The band’s sixth studio album News of the World was released in 1977, which has gone four times platinum in the United States, and twice in the UK. The album contained many songs tailor-made for live performance, including two of rock’s most recognisable anthems, “We Will Rock You” and the rock ballad “We Are the Champions”, both of which became enduring international sports anthems, and the latter reached number four in the US. Queen commenced the News of the World Tour in November 1977, and Robert Hilburn of the Los Angeles Times called this concert tour the band’s “most spectacularly staged and finely honed show”. During the tour they sold out another two shows at MSG, and in 1978 they received the Madison Square Garden Gold Ticket Award for passing more than 100,000 unit ticket sales at the venue.
In 1978, the band released Jazz, which reached number two in the UK and number six on the Billboard 200 in the US. The album included the hit singles “Fat Bottomed Girls” and “Bicycle Race” on a double-sided record. Reviews of the album in recent years have been more favourable. Another notable track from Jazz, “Don’t Stop Me Now”, provides another example of the band’s exuberant vocal harmonies.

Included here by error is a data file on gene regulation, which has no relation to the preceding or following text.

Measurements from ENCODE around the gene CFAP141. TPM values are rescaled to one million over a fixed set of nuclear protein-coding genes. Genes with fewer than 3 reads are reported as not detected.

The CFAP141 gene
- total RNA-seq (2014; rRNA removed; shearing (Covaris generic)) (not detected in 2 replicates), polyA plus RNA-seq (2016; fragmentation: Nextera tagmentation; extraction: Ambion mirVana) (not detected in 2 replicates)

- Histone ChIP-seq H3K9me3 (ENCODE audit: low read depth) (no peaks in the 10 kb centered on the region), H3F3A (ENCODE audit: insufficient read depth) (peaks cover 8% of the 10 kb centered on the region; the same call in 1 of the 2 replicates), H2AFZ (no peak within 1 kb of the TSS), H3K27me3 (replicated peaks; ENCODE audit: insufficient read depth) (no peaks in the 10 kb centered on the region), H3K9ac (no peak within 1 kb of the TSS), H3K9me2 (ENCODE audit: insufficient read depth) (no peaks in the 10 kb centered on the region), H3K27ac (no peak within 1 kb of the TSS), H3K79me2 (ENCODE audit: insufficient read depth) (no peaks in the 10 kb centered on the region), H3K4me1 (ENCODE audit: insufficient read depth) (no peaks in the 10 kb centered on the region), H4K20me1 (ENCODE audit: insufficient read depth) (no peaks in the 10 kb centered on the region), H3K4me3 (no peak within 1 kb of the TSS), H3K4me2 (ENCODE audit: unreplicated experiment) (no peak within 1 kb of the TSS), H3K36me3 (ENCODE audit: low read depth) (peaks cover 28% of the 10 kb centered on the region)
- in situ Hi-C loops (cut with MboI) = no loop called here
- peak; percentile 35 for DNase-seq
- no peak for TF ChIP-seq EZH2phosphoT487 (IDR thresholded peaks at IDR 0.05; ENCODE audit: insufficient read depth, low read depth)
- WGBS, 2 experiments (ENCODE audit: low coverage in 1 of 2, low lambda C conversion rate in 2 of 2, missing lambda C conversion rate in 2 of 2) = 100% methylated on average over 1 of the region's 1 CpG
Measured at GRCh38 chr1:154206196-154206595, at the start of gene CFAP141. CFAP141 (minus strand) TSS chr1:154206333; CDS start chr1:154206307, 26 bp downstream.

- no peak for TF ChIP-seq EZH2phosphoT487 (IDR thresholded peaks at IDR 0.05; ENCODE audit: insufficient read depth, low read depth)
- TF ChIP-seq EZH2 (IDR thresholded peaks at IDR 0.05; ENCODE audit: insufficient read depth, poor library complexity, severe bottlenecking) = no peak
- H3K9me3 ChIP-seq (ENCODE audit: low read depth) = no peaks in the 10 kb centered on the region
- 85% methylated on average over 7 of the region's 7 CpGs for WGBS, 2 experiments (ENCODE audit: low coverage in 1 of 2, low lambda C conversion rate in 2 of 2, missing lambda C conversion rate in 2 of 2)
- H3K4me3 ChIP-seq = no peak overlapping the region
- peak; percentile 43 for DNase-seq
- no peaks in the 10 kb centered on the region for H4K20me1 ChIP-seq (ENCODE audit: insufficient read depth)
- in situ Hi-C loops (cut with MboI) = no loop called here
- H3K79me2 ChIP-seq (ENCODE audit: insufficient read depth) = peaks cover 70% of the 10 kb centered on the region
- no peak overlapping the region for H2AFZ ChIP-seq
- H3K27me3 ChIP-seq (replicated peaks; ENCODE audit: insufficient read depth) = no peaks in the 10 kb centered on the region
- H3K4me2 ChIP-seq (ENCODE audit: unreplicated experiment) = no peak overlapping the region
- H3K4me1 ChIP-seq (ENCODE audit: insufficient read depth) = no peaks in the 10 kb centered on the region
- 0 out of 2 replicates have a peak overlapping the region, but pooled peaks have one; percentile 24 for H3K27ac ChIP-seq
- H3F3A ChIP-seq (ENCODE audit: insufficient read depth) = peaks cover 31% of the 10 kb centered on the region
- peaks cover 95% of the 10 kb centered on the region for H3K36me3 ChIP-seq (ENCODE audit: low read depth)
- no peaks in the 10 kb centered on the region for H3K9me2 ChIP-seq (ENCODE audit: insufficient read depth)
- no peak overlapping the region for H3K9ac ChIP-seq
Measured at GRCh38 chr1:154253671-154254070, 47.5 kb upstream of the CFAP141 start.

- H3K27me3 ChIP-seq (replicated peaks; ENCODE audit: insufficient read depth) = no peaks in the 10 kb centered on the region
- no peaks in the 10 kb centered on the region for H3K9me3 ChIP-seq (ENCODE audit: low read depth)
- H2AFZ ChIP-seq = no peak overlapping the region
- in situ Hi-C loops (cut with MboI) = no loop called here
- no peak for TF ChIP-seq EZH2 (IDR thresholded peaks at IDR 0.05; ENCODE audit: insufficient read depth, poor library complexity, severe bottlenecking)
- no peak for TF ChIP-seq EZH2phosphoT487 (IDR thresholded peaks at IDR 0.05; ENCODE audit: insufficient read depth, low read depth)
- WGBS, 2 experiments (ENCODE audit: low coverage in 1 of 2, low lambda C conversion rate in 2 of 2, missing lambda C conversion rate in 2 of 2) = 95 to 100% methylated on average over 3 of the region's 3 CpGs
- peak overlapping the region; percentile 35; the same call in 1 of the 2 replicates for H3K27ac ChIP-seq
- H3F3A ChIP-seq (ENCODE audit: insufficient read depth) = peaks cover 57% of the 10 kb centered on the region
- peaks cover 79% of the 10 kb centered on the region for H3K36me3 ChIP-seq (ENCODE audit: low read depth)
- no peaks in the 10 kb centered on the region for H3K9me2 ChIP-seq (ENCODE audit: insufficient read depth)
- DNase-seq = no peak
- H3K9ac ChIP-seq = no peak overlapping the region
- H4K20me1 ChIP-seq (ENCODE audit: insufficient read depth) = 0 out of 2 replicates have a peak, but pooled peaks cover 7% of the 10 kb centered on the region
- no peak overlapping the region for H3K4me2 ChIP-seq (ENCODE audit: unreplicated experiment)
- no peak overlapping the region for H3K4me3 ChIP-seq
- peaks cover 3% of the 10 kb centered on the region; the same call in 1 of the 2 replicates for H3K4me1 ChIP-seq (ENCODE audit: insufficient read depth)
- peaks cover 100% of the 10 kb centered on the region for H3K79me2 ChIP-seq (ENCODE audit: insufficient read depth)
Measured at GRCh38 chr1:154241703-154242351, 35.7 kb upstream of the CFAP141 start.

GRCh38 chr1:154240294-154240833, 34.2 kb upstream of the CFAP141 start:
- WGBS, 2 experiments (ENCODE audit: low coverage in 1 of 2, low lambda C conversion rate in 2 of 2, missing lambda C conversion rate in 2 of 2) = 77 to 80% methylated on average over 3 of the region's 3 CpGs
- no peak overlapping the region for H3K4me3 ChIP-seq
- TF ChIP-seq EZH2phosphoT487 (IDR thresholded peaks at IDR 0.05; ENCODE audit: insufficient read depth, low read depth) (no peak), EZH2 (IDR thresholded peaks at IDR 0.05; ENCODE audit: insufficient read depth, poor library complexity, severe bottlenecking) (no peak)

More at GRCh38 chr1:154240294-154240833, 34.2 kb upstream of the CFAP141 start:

In 1978, Queen toured the US and Canada, and spent much of 1979 touring in Europe and Japan. They released their first live album, Live Killers, in 1979; it went platinum twice in the US. Queen also released the very successful single “Crazy Little Thing Called Love”, a rockabilly inspired song done in the style of Elvis Presley. The song made the top 10 in many countries, topped the Australian ARIA Charts for seven consecutive weeks, and was the band’s first number one single in the United States where it topped the Billboard Hot 100 for four weeks. Having written the song on guitar and played rhythm on the record, Mercury played rhythm guitar while performing the song live, which was the first time he ever played guitar in concert. On 26 December 1979, Queen played the opening night at the Concert for the People of Kampuchea in London, having accepted a request by the event’s organiser, Paul McCartney. The concert was the last date of their Crazy Tour of London.
1980–1984: The Game to The Works